By Rupal Ramesh Shah

Rupal Ramesh Shah

Throughout the course of the pandemic, we have been hearing that everyone is waiting for the vaccines and everyone is eager to receive the vaccines. In the United States, according to the Centers for Disease Control and Prevention (CDC), approximately 2 million shots are administered per day. Recently, the country crossed the threshold of having 10% of the adult population fully vaccinated. The Biden-Harris administration is planning to increase the supply of vaccines, vaccinators, and locations to administer them. The administration has urged states to open up vaccine eligibility to anyone in the country that is 16 years and older by May 1.

COVAX is an effort co-led by Gavi, the Coalition for Epidemic Preparedness Innovations, and the World Health Organization (WHO). The purpose of COVAX is to ensure that there are doses for at least 20% of the countries’ populations and that vaccines are delivered worldwide as soon as they are available.

However, even with all the efforts from the CDC, WHO, and other global agencies, the world will not become fully vaccinated because most low and middle income countries will never have full access to the vaccines. The reason for this is that we, as a global community, haven’t resolved the broader issue of accessibility to vaccines.

To elaborate, we have not ensured that every person in Pakistan receives the polio vaccine, or that every person in the Democratic Republic of Congo (DRC) receives the measles vaccine. How then, do we expect to make sure that every citizen of Pakistan, the DRC, and the rest of the world will receive the COVID-19 vaccine?

According to an article in The Lancet, as of November 2019, Pakistan had 91 cases of polio. A lone identified polio case could mean 1,000-3,000 polio infections in the community. In fact, since the pandemic there has been a decline in vaccination coverage in countries like the DRC. Data from UNICEF in January and February 2020 indicates that approximately 90,000 children in DRC have not received the oral polio vaccine, about 100,000 children have not received the yellow fever vaccines, and almost 85,000 children have not received the measles vaccine. In Haiti, tetanus is endemic. According to the WHO, approximately 100 cases have been reported annually since 2004.

Many experts have suggested various reasons for the lack of full vaccine coverage in many low and middle income countries. Some of those reasons include poor health infrastructure due to lack of funding and systemic corruption. Other factors include widespread malnutrition – people who are not fully healthy often suffer from adverse reactions to vaccinations, and therefore opt out of receiving the vaccines. Additionally, lack of widespread awareness by governments has caused government resistance to adopting vaccines, which leads to cultural resistance.

The tetanus vaccine was developed in the 1920s, the polio and yellow fever vaccine was developed in the 1950s, and the measles vaccine was developed in the 1960s. Yet most people in low and middle income countries are impacted by the lack of these basic vaccines. I have a hard time imagining that each citizen of such countries will receive the COVID-19 vaccine. If most citizens of other countries are impacted by poor healthcare systems and infrastructure, which includes water and sanitation, administering COVID-19 vaccines will remain a challenge.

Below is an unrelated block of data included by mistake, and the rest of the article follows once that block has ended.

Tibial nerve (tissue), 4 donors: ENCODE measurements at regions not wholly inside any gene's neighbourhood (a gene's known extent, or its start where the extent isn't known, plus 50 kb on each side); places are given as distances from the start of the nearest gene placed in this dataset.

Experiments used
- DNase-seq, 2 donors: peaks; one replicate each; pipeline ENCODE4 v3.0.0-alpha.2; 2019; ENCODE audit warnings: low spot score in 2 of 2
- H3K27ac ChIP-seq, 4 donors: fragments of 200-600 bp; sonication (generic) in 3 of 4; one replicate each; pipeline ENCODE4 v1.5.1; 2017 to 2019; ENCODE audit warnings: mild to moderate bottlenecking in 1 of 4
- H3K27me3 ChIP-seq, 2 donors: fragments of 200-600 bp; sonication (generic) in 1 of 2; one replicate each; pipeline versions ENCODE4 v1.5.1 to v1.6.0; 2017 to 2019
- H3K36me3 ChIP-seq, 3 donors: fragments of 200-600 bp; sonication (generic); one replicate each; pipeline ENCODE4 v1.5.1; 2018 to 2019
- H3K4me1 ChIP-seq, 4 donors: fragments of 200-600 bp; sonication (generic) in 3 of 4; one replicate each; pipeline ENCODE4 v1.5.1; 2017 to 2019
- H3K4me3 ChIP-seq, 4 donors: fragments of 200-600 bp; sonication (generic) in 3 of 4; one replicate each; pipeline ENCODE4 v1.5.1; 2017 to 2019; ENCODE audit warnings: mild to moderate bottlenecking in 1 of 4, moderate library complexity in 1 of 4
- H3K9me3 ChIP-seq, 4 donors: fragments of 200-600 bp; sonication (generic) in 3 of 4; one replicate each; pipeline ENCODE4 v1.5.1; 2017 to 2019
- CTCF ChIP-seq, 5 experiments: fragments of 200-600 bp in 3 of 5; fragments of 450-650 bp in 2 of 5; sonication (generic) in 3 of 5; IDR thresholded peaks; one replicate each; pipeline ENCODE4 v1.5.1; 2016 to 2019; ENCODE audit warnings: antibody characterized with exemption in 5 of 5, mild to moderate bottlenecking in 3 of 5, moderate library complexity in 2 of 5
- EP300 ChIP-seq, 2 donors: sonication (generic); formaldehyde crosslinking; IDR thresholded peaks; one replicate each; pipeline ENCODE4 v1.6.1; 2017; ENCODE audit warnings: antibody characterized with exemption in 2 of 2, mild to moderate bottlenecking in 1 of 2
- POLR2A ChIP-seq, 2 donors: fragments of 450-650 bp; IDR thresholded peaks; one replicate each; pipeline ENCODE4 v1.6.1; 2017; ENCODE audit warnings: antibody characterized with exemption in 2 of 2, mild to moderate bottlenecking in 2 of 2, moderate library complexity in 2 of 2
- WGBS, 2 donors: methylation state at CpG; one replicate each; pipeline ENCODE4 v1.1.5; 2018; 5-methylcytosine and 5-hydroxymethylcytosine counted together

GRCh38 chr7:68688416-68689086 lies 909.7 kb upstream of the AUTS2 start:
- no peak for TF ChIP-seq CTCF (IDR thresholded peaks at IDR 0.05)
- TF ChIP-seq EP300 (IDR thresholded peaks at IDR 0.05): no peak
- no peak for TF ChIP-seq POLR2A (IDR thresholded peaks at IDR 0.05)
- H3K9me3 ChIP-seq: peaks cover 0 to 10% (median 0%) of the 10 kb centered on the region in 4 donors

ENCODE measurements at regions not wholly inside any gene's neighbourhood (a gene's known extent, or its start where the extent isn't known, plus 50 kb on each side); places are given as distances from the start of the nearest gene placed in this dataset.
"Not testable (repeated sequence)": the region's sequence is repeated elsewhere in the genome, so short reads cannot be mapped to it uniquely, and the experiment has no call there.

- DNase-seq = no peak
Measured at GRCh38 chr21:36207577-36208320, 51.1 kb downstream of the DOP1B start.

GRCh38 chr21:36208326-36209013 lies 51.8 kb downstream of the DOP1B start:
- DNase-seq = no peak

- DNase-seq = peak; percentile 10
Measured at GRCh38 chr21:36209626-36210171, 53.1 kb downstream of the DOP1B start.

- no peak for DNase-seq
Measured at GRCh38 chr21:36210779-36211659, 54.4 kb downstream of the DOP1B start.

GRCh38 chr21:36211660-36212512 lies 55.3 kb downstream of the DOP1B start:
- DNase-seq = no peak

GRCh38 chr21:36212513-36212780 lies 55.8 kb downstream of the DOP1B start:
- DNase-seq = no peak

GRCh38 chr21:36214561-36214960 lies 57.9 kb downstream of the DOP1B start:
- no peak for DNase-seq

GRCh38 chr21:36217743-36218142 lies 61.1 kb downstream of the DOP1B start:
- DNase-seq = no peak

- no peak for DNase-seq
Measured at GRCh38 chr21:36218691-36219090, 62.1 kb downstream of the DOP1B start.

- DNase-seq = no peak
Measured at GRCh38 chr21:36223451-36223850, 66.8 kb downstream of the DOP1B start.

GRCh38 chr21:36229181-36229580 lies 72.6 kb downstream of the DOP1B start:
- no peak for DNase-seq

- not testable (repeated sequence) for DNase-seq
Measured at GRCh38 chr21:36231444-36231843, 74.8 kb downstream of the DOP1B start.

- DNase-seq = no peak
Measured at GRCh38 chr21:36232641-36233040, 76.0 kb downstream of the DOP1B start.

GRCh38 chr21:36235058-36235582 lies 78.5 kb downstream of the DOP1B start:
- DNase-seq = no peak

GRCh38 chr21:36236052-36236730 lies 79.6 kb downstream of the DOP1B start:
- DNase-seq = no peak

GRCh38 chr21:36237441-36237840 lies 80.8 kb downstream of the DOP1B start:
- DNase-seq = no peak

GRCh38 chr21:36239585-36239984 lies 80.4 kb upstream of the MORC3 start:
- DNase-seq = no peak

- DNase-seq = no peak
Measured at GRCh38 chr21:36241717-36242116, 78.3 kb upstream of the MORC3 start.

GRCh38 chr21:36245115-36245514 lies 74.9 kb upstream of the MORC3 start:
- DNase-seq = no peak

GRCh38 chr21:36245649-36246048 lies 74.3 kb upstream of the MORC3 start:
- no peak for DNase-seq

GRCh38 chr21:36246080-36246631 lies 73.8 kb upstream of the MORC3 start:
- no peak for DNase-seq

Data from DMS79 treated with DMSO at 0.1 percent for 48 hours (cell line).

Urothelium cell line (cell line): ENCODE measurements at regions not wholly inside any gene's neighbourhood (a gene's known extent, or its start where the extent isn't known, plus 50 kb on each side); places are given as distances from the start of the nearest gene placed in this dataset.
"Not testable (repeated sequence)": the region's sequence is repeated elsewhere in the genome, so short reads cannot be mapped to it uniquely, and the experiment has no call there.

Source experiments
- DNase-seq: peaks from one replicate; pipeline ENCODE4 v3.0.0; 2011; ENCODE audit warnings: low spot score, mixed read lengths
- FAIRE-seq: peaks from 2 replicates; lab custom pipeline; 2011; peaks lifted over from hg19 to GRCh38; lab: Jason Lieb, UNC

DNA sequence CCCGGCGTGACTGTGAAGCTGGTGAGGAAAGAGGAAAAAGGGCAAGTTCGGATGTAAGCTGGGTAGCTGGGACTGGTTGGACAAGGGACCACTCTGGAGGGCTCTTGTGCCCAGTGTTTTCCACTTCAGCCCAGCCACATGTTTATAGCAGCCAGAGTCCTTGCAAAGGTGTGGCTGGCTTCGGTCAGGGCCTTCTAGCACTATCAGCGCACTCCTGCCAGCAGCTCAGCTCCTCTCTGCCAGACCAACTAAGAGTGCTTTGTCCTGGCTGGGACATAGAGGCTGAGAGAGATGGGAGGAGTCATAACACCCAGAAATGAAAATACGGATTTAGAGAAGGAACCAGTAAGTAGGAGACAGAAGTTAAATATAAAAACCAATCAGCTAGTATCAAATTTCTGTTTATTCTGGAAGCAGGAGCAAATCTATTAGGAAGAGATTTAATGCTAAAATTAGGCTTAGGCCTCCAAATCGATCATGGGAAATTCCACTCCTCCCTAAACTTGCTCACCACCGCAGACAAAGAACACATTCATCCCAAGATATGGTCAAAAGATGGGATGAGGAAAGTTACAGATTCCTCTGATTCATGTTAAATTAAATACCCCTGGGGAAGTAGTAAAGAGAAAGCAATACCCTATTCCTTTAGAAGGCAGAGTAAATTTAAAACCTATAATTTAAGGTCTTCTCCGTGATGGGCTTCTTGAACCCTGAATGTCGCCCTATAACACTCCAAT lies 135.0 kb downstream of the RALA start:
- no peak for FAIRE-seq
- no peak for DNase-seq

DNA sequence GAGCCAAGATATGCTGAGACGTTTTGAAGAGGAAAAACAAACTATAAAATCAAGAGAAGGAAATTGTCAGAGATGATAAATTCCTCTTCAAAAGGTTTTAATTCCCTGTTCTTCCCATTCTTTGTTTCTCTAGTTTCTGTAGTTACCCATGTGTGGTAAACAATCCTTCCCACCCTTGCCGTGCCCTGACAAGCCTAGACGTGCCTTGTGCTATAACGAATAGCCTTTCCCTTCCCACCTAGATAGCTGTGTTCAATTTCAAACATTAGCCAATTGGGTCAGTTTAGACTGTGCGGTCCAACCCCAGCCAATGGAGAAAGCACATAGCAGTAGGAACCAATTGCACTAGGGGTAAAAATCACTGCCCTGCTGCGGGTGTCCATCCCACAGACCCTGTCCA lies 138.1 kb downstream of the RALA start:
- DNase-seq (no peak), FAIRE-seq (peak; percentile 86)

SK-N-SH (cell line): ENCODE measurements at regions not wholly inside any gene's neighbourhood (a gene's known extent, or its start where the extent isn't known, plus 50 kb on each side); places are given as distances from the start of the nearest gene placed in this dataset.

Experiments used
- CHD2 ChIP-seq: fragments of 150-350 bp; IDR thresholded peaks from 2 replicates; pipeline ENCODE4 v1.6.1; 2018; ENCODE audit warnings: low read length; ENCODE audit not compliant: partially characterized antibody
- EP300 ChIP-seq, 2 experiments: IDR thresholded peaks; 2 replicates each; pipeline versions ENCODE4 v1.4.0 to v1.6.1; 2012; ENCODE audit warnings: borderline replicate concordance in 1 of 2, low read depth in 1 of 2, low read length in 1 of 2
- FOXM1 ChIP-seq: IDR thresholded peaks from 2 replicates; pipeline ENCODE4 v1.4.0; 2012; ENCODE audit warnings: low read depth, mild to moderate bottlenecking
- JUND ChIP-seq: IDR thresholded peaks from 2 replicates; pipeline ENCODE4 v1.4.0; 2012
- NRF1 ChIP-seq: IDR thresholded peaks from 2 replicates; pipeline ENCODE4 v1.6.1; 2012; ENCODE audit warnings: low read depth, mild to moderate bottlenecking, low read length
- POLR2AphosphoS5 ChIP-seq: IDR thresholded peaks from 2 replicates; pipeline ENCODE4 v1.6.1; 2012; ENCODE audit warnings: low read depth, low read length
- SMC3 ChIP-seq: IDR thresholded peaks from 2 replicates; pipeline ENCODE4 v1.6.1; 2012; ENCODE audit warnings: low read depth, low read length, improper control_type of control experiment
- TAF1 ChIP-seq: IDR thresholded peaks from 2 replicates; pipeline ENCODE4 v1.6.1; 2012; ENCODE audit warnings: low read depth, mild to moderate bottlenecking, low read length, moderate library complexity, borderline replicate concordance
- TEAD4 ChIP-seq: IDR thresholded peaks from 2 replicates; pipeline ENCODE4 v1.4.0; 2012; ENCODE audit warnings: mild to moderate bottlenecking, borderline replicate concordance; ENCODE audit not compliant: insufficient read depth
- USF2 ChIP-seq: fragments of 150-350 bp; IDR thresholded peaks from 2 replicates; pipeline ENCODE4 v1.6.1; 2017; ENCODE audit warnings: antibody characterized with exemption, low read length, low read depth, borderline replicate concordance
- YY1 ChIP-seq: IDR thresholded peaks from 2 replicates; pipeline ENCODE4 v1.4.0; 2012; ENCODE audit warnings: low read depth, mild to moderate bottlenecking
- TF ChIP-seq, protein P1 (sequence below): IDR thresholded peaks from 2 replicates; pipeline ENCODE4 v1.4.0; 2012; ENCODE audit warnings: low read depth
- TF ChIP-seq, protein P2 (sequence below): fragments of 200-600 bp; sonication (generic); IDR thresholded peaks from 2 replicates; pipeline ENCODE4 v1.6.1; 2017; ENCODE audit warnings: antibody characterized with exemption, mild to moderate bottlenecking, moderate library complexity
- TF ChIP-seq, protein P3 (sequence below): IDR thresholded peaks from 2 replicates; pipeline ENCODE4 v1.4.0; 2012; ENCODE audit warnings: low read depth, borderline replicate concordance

As a global health community, we will have to do a lot more to ensure that everyone is vaccinated. However, first I’d like to challenge everyone to think about how we can make sure all those children in the DRC receive their necessary polio, yellow fever, and measles vaccines, and how we can advocate for all people of Pakistan to receive their polio vaccines, and all people of Haiti to receive their tetanus vaccines. Only then can we start making believable statements that suggest that the world will be vaccinated against COVID-19. And only then can we make bold declarations that the world will become fully free from COVID-19.

The truth is that until now we haven’t been thinking about the rampant spread of polio in Pakistan, the persistence of measles in the DRC, and the endemic existence of tetanus in Haiti. With the spread of COVID-19 and the need to have every person in the world vaccinated against it, public health officials should question whether enough has been done to mitigate the spread of polio, measles, and similar diseases in low and middle income countries. If not, this is a great time to pause and question the experts on why that hasn’t been done.

Locally, we can start by advocating for all people in developing countries to be offered the same vaccines that are offered in developed nations. Of course, as everyone is offered the COVID-19 vaccine, we should ensure other vaccines are also made available at the same time. For those that are not meeting the needs, it is important to think of long-term and innovative solutions.

Rupal Ramesh Shah is a third-generation Tanzanian who grew up in an ethnically Indian family in the town of Moshi, at the foot of Mount Kilimanjaro. Her family immigrated to the U.S. when she was a teenager. She has degrees in microbiology and public health and serves as Executive Director of Konbit Sante, a public health organization that partners with healthcare facilities in Haiti to provide access to healthcare services. As a Tanzanian-Indian-American, with a strong work focus in Haiti, Rupal often finds herself living at the intersection of cultures and communities. She enjoys hot cups of spiced chai, listens to Taarab music from Zanzibar, and knows where to buy the best street food in Mirebalais, Haiti. In addition to Amjambo Africa, she writes for street newspapers that advocate for the rights of people who are homeless in Boston, San Francisco, and Seattle.